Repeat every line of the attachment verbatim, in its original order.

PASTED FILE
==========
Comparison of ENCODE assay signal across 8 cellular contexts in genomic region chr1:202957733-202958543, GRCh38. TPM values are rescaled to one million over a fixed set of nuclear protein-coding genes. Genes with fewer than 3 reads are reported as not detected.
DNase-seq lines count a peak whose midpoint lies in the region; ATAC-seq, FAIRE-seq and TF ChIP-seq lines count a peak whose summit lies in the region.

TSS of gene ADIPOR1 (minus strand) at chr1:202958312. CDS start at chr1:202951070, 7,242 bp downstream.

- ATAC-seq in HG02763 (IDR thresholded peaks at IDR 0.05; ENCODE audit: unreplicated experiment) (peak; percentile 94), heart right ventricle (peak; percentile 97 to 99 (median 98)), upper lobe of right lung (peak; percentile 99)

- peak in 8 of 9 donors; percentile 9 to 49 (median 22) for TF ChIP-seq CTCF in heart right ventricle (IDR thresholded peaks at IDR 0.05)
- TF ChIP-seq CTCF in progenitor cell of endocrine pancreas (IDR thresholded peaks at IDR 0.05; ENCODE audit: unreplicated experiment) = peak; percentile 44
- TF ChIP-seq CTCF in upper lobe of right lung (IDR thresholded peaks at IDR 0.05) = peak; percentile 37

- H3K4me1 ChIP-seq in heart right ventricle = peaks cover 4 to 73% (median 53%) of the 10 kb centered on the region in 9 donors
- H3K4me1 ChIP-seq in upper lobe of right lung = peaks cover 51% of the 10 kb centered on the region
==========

Comparison of ENCODE assay signal across 8 cellular contexts in genomic region chr1:202957733-202958543, GRCh38. TPM values are rescaled to one million over a fixed set of nuclear protein-coding genes. Genes with fewer than 3 reads are reported as not detected.
DNase-seq lines count a peak whose midpoint lies in the region; ATAC-seq, FAIRE-seq and TF ChIP-seq lines count a peak whose summit lies in the region.

TSS of gene ADIPOR1 (minus strand) at chr1:202958312. CDS start at chr1:202951070, 7,242 bp downstream.

- ATAC-seq in HG02763 (IDR thresholded peaks at IDR 0.05; ENCODE audit: unreplicated experiment) (peak; percentile 94), heart right ventricle (peak; percentile 97 to 99 (median 98)), upper lobe of right lung (peak; percentile 99)

- peak in 8 of 9 donors; percentile 9 to 49 (median 22) for TF ChIP-seq CTCF in heart right ventricle (IDR thresholded peaks at IDR 0.05)
- TF ChIP-seq CTCF in progenitor cell of endocrine pancreas (IDR thresholded peaks at IDR 0.05; ENCODE audit: unreplicated experiment) = peak; percentile 44
- TF ChIP-seq CTCF in upper lobe of right lung (IDR thresholded peaks at IDR 0.05) = peak; percentile 37

- H3K4me1 ChIP-seq in heart right ventricle = peaks cover 4 to 73% (median 53%) of the 10 kb centered on the region in 9 donors
- H3K4me1 ChIP-seq in upper lobe of right lung = peaks cover 51% of the 10 kb centered on the region